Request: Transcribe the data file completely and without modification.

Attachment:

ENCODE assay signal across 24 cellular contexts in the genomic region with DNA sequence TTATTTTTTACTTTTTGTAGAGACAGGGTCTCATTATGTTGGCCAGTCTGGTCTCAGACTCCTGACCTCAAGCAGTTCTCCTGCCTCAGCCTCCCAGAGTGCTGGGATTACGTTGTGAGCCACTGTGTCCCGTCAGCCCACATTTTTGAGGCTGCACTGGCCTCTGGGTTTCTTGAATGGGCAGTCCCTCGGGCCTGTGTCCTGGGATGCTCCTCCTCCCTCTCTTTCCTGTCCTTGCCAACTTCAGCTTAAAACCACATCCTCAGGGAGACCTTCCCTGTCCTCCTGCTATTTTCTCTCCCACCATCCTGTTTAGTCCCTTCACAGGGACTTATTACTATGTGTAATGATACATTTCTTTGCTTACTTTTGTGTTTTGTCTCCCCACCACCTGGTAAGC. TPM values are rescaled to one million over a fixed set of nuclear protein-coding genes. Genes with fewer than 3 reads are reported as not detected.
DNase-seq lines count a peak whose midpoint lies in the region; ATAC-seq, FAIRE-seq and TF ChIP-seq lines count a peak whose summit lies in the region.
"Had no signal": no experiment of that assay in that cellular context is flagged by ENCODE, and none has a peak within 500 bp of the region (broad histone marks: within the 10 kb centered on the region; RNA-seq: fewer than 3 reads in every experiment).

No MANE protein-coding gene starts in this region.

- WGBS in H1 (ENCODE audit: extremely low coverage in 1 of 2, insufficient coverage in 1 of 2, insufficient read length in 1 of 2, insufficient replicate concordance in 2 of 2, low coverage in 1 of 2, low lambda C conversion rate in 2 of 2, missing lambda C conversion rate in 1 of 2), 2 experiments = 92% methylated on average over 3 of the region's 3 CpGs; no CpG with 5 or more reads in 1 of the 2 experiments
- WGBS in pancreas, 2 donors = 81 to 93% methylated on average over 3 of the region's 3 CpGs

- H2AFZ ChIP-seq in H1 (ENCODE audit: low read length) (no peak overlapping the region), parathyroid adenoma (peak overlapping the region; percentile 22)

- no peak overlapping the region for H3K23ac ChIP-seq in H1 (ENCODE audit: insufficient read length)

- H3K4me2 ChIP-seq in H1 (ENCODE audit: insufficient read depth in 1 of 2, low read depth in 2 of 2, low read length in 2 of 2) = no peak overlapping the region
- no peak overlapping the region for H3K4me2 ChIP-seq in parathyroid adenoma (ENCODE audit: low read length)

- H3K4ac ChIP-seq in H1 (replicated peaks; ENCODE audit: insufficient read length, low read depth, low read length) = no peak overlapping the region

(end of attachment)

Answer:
ENCODE assay signal across 24 cellular contexts in the genomic region with DNA sequence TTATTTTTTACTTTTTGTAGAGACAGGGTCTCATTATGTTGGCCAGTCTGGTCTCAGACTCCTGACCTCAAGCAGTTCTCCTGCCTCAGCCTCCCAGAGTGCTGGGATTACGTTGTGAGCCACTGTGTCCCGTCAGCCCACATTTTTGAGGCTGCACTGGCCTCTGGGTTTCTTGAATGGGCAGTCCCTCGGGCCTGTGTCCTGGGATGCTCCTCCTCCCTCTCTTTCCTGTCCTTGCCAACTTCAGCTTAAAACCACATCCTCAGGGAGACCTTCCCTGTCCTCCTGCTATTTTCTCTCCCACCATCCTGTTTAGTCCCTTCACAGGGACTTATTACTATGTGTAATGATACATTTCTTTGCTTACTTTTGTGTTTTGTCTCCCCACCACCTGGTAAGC. TPM values are rescaled to one million over a fixed set of nuclear protein-coding genes. Genes with fewer than 3 reads are reported as not detected.
DNase-seq lines count a peak whose midpoint lies in the region; ATAC-seq, FAIRE-seq and TF ChIP-seq lines count a peak whose summit lies in the region.
"Had no signal": no experiment of that assay in that cellular context is flagged by ENCODE, and none has a peak within 500 bp of the region (broad histone marks: within the 10 kb centered on the region; RNA-seq: fewer than 3 reads in every experiment).

No MANE protein-coding gene starts in this region.

- WGBS in H1 (ENCODE audit: extremely low coverage in 1 of 2, insufficient coverage in 1 of 2, insufficient read length in 1 of 2, insufficient replicate concordance in 2 of 2, low coverage in 1 of 2, low lambda C conversion rate in 2 of 2, missing lambda C conversion rate in 1 of 2), 2 experiments = 92% methylated on average over 3 of the region's 3 CpGs; no CpG with 5 or more reads in 1 of the 2 experiments
- WGBS in pancreas, 2 donors = 81 to 93% methylated on average over 3 of the region's 3 CpGs

- H2AFZ ChIP-seq in H1 (ENCODE audit: low read length) (no peak overlapping the region), parathyroid adenoma (peak overlapping the region; percentile 22)

- no peak overlapping the region for H3K23ac ChIP-seq in H1 (ENCODE audit: insufficient read length)

- H3K4me2 ChIP-seq in H1 (ENCODE audit: insufficient read depth in 1 of 2, low read depth in 2 of 2, low read length in 2 of 2) = no peak overlapping the region
- no peak overlapping the region for H3K4me2 ChIP-seq in parathyroid adenoma (ENCODE audit: low read length)

- H3K4ac ChIP-seq in H1 (replicated peaks; ENCODE audit: insufficient read length, low read depth, low read length) = no peak overlapping the region